Workaround for: 9-slice scaling with bitmap images

Posted on May 25, 2009


9-slice scaling (see one of many articles here) has some peculiarities in Flash. First of all, it will only work for a graphic object. If you try to apply it to a bitmap image or an embedded movie clip, it fails like shown in the image below:

Picture 219

Everything is stretched out of proportions, where 9-slice scaling should preserve the corners and the borders. (See screen shots below to see the buildup.)

In the patterns I am building with the Flash RAD framework, the user can safely assume that 9-slice scaling will work for embedded bitmaps and movieclips as well. So I created a workaround using bitmap clipping.


Download the Fla used for this test here. The code is embedded. It is created the same afternoon I wrote this article, not pretty, and some parts are open for improvement, but as a quick test and demo it suffices.


Below are three images showing the different stages:

The original clip

Picture 220

What it looks like when scaled in the Flash IDE: corners are distorted

Picture 219

The scaled result: correct properties

Picture 221

The corners are showing as expected: no scaling or distortion.

The distortion of the pattern inside is a logical result of the way 9-slice scaling is done. By relocating the slice-lines outside the bitmapped center, or by choosing a different background the bitmap will scale properly.

To prevent distortions at all, the shape as used above should be used as a mask applied on a background with the correct pattern. This will introduce other challenges as the multi-colored corners will all get the same texture as the background.

About 9-slice scaling and masking you can read in the previous post.

9-slice scaling: in the Flash IDE

Picture 186


Using the Bounding Rectangle of both the movie clip and the center of the 9-slice scaling area I define the dimensions of both the movieclip itself and the 9 slices I will use to scale.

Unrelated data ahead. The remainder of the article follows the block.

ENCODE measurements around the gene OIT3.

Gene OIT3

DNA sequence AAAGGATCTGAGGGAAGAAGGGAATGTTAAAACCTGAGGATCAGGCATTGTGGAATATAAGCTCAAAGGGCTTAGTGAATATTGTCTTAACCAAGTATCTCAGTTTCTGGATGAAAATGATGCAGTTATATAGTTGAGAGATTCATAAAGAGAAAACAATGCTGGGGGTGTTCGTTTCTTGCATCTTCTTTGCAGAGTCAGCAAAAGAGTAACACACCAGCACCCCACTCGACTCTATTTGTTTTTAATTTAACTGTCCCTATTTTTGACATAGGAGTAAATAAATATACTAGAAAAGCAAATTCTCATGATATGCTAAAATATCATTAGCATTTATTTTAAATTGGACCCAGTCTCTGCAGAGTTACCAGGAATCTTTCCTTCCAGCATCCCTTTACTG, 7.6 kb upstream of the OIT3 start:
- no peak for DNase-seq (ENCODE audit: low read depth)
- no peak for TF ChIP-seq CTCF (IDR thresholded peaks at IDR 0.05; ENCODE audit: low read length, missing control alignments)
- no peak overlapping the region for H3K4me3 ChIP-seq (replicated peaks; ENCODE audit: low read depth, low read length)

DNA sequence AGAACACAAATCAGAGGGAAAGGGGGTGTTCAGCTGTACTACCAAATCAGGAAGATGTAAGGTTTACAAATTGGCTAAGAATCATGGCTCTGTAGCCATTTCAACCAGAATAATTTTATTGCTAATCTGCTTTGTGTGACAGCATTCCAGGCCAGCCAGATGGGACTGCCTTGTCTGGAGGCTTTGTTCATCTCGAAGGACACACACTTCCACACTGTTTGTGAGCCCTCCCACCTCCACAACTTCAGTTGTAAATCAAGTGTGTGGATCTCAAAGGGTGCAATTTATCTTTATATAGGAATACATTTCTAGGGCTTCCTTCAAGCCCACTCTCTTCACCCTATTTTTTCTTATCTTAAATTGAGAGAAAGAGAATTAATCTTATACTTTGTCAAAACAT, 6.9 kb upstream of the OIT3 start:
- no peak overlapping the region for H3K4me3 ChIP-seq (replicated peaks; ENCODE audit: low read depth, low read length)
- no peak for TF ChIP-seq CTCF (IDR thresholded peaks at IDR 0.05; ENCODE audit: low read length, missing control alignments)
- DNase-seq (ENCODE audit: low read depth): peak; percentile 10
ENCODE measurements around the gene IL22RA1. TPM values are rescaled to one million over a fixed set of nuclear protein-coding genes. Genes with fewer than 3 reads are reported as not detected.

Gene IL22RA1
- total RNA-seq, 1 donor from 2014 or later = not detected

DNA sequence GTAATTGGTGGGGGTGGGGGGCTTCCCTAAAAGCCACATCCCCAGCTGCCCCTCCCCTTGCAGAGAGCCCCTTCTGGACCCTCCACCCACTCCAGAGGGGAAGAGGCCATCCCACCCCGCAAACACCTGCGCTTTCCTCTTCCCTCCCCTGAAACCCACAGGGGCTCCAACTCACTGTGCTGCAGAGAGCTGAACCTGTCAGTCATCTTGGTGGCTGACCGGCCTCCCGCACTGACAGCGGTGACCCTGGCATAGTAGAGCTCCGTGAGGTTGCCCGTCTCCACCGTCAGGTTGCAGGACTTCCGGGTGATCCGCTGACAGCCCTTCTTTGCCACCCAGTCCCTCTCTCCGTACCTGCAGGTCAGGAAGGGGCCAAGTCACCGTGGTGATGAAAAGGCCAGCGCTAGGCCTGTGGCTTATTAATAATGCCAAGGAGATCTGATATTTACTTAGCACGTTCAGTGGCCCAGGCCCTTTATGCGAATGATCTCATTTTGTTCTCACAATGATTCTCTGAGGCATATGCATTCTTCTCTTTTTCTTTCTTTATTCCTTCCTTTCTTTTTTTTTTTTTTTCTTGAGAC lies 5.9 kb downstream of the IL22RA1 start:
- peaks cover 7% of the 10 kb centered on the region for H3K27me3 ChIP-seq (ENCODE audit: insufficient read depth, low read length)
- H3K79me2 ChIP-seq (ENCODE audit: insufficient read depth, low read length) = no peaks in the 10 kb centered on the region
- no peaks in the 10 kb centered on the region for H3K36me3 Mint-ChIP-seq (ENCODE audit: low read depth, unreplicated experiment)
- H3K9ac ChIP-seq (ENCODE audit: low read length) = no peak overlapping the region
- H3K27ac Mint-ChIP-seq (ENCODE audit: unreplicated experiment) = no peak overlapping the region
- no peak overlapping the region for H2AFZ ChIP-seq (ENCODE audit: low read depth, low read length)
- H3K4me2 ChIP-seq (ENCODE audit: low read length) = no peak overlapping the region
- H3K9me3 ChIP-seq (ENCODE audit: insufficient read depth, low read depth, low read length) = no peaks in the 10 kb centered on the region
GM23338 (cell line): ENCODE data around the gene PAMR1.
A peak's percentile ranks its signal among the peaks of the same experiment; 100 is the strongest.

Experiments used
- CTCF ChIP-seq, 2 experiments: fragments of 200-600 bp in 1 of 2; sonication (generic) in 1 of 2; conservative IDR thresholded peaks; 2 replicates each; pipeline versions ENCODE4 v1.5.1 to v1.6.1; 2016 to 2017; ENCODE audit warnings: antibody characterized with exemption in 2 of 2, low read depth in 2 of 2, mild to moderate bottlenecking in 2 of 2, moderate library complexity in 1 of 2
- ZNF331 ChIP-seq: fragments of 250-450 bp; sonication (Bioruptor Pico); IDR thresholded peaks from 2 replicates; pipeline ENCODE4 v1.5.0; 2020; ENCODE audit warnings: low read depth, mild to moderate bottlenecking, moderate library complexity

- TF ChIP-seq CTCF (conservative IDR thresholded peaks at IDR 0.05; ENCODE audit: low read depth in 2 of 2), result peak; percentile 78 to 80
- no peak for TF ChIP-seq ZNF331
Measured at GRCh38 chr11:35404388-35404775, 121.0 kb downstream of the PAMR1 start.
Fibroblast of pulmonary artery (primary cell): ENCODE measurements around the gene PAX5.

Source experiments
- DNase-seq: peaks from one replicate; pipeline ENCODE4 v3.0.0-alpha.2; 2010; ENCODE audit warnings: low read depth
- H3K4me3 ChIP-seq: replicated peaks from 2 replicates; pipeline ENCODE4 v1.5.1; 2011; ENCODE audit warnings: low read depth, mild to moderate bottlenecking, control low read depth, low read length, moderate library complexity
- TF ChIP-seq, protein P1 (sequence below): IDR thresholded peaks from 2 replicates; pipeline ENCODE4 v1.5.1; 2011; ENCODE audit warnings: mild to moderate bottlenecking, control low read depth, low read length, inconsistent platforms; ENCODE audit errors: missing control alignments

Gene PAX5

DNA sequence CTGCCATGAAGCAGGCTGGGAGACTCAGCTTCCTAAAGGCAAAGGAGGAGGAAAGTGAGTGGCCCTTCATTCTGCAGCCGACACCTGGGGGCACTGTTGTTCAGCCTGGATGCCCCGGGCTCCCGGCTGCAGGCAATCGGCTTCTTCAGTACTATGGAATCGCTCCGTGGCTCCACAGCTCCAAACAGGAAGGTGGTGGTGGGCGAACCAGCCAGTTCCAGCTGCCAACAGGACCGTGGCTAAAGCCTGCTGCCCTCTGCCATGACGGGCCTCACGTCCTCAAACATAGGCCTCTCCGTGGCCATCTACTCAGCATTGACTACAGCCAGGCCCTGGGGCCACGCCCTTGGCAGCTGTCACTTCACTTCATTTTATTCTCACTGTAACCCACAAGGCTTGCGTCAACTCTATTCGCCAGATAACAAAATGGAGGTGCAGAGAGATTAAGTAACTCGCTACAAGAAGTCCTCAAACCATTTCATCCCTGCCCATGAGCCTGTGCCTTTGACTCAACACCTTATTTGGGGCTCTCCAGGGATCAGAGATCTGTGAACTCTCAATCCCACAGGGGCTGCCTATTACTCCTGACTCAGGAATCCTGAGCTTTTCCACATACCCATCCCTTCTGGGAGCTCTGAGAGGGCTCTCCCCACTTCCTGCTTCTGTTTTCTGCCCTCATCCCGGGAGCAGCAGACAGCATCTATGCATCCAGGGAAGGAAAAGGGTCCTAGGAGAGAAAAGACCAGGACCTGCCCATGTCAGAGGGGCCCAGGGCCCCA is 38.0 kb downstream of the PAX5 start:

Numbering them from 1 to 9, starting from the left top corner, the corners are numbers 1, 3, 7 and 9. These keep their width and height. The top and bottom sides (slice 2 and 8 ) are only stretched horizontally. The left and right side (slice 4 and 6) are stretched vertically. The middle is stretched both horizontally and vertically.

Bitmap clipping and use of sprites

Each slice is clipped from the original movie clip using a forced X/Y=0/0 and then placed into a separate Sprite. Each sprite is then put on the correct X/Y position with the correct width and length: related to the width and length of the stretched movie clip. This is not optimal in my opinion, but the most effective way for 9 slice scaling I found today.

Cleaning up / preventing memory leaks

For cleaning purposes I have created a separate function that scans the created objects, remove children and bitmap data if a child is of type Bitmap. This cleanup does not remove event listeners yet. It is advisable to catch events in persitant objects, to prevent objects having references still after removing them.


The 9-slice scaling solution presented here is not suited for animations within the 9-sliced movie clip. To do that you will have to run an continuous update like done in the demo, which will eat about 50% to 70% of your CPU time.


Testing the code in an on-enterframe loop (where each enter frame the item is re-drawn) gives a drop from 60 frames to 30 frames per second (which is usable in normal circumstances as you will not constantly redraw your objects) and hardly any memory leak (the memory usage stayed stable when running continuously for more than 15 minutes).

Download the FLA (link at top of this article) to see for yourself.